Oxford Guide to Behavioural Experiments in Cognitive Therapy
Behavioural experiments are one of the central and most powerful methods of intervention in cognitive therapy. Yet until now, there has been no volume specifically dedicated to guiding physicians who wish to design and implement behavioural experiments across a wide range of clinical problems. The Oxford Guide to Behavioural Experiments in Cognitive Therapy fills this gap. It is written by clinicians for clinicians. It is a practical, easy to read handbook, which is relevant for practising clinicians at every level, from trainees to cognitive therapy supervisors. Following a foreword by David Clark, the first two chapters provide a theoretical and practical background for the understanding and development of behavioural experiments. Thereafter, the remaining chapters of the book focus on particular problem areas. These include problems which have been the traditional focus of cognitive therapy (e.g. depression, anxiety disorders), as well as those which have only more recently become a subject of study (bipolar disorder, psychotic symptoms), and some which are still in their relative infancy (physical health problems, brain injury). The book also includes several chapters on transdiagnostic problems, such as avoidance of affect, low self-esteem, interpersonal issues, and self-injurious behaviour. A final chapter by Christine Padesky provides some signposts for future development. Containing examples of over 200 behavioural experiments, this book will be of enormous practical value for all those involved in cognitive behavioural therapy, as well as stimulating exploration and creativity in both its readers and their patients.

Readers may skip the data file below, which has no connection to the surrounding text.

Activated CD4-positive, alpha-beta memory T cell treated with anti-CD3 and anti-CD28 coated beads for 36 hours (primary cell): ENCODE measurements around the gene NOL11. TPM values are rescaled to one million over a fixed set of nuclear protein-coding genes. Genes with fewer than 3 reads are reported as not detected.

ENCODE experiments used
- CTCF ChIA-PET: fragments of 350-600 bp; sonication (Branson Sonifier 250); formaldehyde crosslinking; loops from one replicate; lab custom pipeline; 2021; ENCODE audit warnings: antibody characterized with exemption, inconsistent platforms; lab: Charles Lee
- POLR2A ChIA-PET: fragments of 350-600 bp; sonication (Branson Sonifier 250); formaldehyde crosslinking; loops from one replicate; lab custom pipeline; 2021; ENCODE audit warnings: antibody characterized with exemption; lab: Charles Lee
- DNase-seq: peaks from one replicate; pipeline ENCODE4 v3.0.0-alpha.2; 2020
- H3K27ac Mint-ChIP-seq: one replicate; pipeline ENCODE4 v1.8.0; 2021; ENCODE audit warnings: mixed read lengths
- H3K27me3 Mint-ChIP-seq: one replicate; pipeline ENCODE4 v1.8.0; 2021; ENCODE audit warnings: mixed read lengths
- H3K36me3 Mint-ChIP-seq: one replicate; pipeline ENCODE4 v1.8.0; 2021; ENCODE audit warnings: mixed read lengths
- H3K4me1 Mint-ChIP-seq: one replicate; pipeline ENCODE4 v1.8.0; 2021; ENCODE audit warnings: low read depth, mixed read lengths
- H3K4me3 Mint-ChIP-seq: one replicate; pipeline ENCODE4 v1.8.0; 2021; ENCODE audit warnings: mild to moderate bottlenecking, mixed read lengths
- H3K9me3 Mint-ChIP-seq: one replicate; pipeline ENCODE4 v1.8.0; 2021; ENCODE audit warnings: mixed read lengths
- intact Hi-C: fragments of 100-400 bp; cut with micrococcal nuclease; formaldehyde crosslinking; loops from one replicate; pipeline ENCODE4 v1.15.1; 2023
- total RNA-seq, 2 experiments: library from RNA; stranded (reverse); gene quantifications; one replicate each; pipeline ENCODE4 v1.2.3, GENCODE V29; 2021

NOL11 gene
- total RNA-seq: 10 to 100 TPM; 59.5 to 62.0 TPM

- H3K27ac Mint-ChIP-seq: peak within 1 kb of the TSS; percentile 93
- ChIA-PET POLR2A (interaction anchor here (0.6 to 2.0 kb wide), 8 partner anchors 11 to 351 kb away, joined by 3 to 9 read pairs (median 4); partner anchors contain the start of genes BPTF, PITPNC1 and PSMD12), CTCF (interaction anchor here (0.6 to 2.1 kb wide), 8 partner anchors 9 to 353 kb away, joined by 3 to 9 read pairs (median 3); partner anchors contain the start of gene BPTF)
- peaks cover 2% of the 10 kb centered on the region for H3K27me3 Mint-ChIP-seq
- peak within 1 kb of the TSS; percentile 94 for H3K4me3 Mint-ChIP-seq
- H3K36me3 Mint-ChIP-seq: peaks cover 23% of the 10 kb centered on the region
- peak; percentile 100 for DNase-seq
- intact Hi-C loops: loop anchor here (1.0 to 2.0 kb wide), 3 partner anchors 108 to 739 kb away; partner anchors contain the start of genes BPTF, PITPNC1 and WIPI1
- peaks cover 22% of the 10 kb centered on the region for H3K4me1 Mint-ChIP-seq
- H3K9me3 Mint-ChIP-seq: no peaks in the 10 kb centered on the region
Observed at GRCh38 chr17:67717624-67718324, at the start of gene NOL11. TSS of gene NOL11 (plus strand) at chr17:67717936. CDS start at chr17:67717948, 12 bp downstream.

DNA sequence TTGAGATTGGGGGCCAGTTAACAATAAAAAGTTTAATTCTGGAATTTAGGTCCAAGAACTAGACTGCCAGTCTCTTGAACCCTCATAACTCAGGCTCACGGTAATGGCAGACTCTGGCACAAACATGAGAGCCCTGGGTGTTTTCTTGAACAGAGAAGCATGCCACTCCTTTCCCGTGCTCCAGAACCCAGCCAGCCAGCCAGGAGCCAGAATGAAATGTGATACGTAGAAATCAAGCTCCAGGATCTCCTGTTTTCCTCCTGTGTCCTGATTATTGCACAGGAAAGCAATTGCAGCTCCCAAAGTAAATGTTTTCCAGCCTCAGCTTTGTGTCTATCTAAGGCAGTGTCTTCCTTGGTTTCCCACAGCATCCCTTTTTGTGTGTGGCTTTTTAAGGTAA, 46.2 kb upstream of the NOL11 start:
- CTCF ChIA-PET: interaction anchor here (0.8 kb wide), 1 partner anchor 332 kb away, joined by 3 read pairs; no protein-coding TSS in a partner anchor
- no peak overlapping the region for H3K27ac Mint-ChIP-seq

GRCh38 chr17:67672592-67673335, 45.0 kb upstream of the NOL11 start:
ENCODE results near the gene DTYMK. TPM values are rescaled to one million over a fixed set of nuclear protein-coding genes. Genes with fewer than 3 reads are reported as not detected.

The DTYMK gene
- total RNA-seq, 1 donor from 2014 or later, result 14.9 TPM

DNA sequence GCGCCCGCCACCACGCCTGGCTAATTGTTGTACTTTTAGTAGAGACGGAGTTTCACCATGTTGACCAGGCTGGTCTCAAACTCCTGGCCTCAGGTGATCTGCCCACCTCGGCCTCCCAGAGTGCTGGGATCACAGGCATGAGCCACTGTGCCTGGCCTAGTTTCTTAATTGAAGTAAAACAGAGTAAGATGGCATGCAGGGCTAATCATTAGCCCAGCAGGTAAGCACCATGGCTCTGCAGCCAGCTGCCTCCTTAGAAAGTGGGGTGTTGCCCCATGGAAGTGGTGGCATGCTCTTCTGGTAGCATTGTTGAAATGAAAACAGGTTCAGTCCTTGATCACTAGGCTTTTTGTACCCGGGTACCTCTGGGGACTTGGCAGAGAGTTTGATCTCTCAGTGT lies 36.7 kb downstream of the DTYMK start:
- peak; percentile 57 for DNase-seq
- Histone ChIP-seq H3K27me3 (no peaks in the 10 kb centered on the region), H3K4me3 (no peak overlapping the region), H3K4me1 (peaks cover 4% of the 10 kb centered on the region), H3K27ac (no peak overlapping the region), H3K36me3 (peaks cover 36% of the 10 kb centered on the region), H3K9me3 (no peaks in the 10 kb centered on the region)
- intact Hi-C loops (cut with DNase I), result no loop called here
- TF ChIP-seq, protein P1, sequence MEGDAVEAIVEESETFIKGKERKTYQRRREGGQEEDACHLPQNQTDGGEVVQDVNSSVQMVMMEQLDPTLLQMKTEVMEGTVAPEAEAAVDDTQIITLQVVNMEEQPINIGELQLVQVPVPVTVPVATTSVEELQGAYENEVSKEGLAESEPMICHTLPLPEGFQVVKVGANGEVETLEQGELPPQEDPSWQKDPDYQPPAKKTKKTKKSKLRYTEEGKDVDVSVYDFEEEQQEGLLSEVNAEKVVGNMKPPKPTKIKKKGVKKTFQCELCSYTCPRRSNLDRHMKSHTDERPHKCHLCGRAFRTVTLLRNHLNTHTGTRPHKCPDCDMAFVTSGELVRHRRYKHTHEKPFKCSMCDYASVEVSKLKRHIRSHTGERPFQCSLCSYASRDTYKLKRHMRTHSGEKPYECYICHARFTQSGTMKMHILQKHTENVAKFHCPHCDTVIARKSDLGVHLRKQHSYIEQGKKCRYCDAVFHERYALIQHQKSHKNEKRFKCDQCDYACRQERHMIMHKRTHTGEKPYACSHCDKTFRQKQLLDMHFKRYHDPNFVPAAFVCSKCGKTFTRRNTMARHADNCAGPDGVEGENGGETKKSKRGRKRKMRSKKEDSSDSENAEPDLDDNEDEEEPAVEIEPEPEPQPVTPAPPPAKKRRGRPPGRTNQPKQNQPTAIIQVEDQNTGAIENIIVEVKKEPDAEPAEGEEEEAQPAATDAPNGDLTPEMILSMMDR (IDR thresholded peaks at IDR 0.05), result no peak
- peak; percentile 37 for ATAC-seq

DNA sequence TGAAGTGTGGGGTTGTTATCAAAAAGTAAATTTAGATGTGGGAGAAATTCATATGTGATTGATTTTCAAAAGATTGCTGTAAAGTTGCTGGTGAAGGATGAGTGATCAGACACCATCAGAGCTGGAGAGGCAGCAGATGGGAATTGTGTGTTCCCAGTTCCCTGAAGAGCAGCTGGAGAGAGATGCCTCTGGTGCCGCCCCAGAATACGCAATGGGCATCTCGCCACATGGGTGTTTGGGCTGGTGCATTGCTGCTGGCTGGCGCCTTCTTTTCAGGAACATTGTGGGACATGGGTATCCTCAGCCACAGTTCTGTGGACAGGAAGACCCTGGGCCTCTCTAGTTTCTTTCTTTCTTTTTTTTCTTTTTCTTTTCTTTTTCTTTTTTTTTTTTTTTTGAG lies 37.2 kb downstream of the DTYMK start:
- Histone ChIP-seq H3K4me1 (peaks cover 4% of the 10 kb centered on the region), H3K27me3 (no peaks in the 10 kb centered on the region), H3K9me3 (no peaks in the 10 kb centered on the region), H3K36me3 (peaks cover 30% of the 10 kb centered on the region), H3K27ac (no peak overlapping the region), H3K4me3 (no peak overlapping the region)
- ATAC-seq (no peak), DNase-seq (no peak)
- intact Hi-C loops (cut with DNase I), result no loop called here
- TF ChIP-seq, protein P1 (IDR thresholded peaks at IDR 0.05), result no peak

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Patients were encouraged to induce feared sensations and then drop their attempts to control the symptoms as a highly effective way of learning that the sensations were harmless. A key feature of the cognitive therapy for panic ...
The Oxford Guide is designed for readers who are learning cognitive therapy and for those who have pre-existing skills. It assumes a basic knowledge of cognitive therapy and a capacity to undertake assessment, cognitive formulation, ...
However, in the 1950s researchers started to question the theoretical basis and efficacy of psychoanalysis (Eysenck 1952), while at the same time learning theory, and the behavioural approach derived from it, started to influence ...
Fig. 1.1 Mean ratings of the effect of behavioural experiments and automatic thought records on awareness, belief change, and behaviour change (from Bennett–Levy 2003a). Fig. 1.2 The Lewin/Kolb experiential learning circle.
While it is premature at this stage to attempt a theoretical synthesis, the themes that emerge indicate that the following characteristics of BEs may be particularly relevant: ♢ experiential learning ♢ emotional arousal ♢ the ...
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Our copies of this book are always on loan and constantly have reservations placed on them. Wendy Townsend, Coventry & Warwickshire Partnership Trust, Read full review
great book educational read it 10000000000000 times
Acquired brain injury
Avoidance of affect
at the crossroads
Bipolar affective disorders